September 30 marked the first annual National Day for Truth and Reconciliation. In June 2021, the federal government announced that the newly implemented federal holiday would honour the lost children and survivors of residential schools, their families and communities—wearing the colour orange also shows support and raises awareness on this day. As we continue to learn about the many injustices faced by the First Nations, Inuit and Métis peoples of Canada, it’s important to stand in solidarity and celebrate the cultures of Indigenous communities and recognize them every day. In this, we want to spotlight Indigenous content creators spanning across Canada, who are sharing their various talents. From throat singers to rug tufters to makeup artists, here are 10 of our favourite Indigenous content creators that you’ll want to follow.

Shina Novalinga  (@shinanova)


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Shina Novalinga is a 22-year-old throat singer who hails from Montréal. She started posting singing videos on TikTok with her mom over a year ago, during the pandemic. Novalinga learned to throat sing at the age of seven, a couple of years after she moved to Montréal from Puvirnituq, Nunavik a small village in Quebec. Since going viral last year, Nova’s garnered over three million followers, who tune in to hear her and her mom’s unique voices and learn about Inuit culture.


Support us by getting our album in the link in my bio! Nakurmiik!#supportindigenousartists #indigenous @kayuulanova

♬ original sound – Shina Nova

Sarain Fox  (@sarainfox)


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Advocating for Indigenous rights, Sarain Fox is a force to be reckoned with as she spotlights the works of Indigenous communities—from fashion to filmmaking, which is the focus of her media company, Land Back Studios. Through her work, Fox highlights personal experiences while incorporating Indigenous history— and she’s widely respected because of it. 

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Scott Wabano (@scottwabano)

Scott Wabano–a Two-Spirit Iyiyuu creator from the Cree Nation of Waskaganish, currently based in Toronto–uses his TikTok platform to create light-hearted, relatable comedy videos and aims to fill the gap in Indigenous fashion and beauty content. “The content I create is geared towards youth, specifically Indigenous, Two-Spirit, and Indigiqueer youth and the lives we live,” Wabano told HuffPost Canada last year. Through Wabano’s content, he’s able to relate to a wider audience, who feel represented and don’t feel shame for being themselves.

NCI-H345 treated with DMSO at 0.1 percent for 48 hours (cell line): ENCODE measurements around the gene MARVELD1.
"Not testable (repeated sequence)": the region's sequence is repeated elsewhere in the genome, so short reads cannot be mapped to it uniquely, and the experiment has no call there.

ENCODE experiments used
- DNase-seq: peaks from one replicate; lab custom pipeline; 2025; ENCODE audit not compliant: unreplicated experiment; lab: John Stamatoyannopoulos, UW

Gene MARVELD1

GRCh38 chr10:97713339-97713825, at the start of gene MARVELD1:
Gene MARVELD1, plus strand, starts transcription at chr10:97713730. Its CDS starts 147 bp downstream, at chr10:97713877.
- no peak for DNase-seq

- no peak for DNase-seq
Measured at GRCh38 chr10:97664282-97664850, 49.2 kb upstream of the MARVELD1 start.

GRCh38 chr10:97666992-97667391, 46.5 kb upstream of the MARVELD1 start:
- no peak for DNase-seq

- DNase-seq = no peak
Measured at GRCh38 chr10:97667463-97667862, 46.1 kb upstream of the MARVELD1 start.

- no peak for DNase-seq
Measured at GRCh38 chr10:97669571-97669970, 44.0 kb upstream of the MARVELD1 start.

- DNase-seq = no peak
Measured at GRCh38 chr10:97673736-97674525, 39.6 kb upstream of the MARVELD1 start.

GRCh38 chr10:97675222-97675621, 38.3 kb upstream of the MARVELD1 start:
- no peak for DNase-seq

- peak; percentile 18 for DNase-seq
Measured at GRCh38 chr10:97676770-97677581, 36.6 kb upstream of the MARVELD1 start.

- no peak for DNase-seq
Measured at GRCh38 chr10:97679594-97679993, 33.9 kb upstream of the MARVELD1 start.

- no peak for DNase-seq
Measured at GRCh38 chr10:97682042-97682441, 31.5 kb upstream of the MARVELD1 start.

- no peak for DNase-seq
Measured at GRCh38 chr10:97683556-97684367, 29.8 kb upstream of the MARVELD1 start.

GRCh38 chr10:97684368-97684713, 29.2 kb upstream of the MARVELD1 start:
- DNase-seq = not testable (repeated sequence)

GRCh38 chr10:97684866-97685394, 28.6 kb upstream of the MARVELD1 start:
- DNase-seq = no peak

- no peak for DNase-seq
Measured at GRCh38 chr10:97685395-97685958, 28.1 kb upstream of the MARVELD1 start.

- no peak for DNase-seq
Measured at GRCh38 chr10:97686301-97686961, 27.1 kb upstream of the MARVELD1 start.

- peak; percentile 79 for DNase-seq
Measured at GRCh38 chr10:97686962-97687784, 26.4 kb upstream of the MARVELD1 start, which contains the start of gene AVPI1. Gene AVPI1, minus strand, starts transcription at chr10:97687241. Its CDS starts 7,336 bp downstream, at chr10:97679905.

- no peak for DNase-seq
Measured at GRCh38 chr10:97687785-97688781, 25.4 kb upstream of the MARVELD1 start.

Out for a coffee run w/ @kendrajessie @notoriouscree @indigenous_baddie @nikitaelyse ❤️ #indigenous #fashion #nativetiktok

♬ Street Fashion Game – JVLES

Marika Sila (@thatwarriorprincess)

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Marika Sila is an Inuit actress from Yellowknife, Northwest Territories—you might even recognize her as sergeant Yuka Mongoyak from The Twilight Zone reboot. On her TikTok, you’ll find Sila showing off her acting skills while displaying Indigenous regalia. She also encourages viewers to support Indigenous brands and designers and educates people on Indigenous content in a digestible way. Sila is also a hoop dancer and fire performer, so expect to see some of her lively routines posted alongside her activism work. 


SHARE this post if you support the “Land Back” movement. ✊🏽🧡🌊 #indigenous #nativeamerican #indigenoustiktok

♬ Revitalize – T-Rhyme

Nikita Kahpeaysewat  (@nikitaelyse)

As a storyteller, Nikita Kahpeaysewat, who is Nēhiyaw, uses her Instagram to share personal experiences and personal style, while advocating for community building, Indigenous peoples’ land rights and environmental autonomy through beautifully shot photography and thoughtful Instagram captions. Kahpeaysewat is also in her final year studying environmental science at Mount Royal University in Alberta, so expect the intersection of her Indigenous identity and her knowledge of the environment to continue propelling her content and educate followers.